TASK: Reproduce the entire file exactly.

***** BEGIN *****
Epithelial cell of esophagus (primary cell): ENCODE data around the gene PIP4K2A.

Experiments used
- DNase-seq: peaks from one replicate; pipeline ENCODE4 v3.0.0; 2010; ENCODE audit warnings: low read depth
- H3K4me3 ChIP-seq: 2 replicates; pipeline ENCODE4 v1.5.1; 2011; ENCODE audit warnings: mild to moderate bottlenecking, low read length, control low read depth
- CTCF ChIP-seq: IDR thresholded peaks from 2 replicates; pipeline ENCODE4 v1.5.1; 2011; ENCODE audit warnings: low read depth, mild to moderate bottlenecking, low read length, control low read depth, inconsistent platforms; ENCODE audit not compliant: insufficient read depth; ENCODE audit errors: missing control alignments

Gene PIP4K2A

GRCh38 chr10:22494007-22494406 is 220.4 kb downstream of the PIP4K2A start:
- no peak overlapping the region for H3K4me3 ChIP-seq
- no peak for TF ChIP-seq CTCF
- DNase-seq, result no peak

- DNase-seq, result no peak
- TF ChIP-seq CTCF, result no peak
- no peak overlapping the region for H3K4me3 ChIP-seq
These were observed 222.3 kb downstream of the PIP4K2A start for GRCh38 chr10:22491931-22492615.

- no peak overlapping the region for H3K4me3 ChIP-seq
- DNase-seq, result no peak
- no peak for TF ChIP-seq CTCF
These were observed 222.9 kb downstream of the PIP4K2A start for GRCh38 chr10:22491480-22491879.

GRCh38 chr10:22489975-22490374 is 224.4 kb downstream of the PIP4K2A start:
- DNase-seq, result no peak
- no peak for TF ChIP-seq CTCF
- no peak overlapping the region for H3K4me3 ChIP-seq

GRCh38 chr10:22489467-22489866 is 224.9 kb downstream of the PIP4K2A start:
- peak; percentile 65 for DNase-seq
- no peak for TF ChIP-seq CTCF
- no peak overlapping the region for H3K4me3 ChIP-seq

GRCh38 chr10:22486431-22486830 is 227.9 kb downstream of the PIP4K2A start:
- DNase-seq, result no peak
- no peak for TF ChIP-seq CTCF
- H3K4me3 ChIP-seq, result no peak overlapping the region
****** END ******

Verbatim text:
Epithelial cell of esophagus (primary cell): ENCODE data around the gene PIP4K2A.

Experiments used
- DNase-seq: peaks from one replicate; pipeline ENCODE4 v3.0.0; 2010; ENCODE audit warnings: low read depth
- H3K4me3 ChIP-seq: 2 replicates; pipeline ENCODE4 v1.5.1; 2011; ENCODE audit warnings: mild to moderate bottlenecking, low read length, control low read depth
- CTCF ChIP-seq: IDR thresholded peaks from 2 replicates; pipeline ENCODE4 v1.5.1; 2011; ENCODE audit warnings: low read depth, mild to moderate bottlenecking, low read length, control low read depth, inconsistent platforms; ENCODE audit not compliant: insufficient read depth; ENCODE audit errors: missing control alignments

Gene PIP4K2A

GRCh38 chr10:22494007-22494406 is 220.4 kb downstream of the PIP4K2A start:
- no peak overlapping the region for H3K4me3 ChIP-seq
- no peak for TF ChIP-seq CTCF
- DNase-seq, result no peak

- DNase-seq, result no peak
- TF ChIP-seq CTCF, result no peak
- no peak overlapping the region for H3K4me3 ChIP-seq
These were observed 222.3 kb downstream of the PIP4K2A start for GRCh38 chr10:22491931-22492615.

- no peak overlapping the region for H3K4me3 ChIP-seq
- DNase-seq, result no peak
- no peak for TF ChIP-seq CTCF
These were observed 222.9 kb downstream of the PIP4K2A start for GRCh38 chr10:22491480-22491879.

GRCh38 chr10:22489975-22490374 is 224.4 kb downstream of the PIP4K2A start:
- DNase-seq, result no peak
- no peak for TF ChIP-seq CTCF
- no peak overlapping the region for H3K4me3 ChIP-seq

GRCh38 chr10:22489467-22489866 is 224.9 kb downstream of the PIP4K2A start:
- peak; percentile 65 for DNase-seq
- no peak for TF ChIP-seq CTCF
- no peak overlapping the region for H3K4me3 ChIP-seq

GRCh38 chr10:22486431-22486830 is 227.9 kb downstream of the PIP4K2A start:
- DNase-seq, result no peak
- no peak for TF ChIP-seq CTCF
- H3K4me3 ChIP-seq, result no peak overlapping the region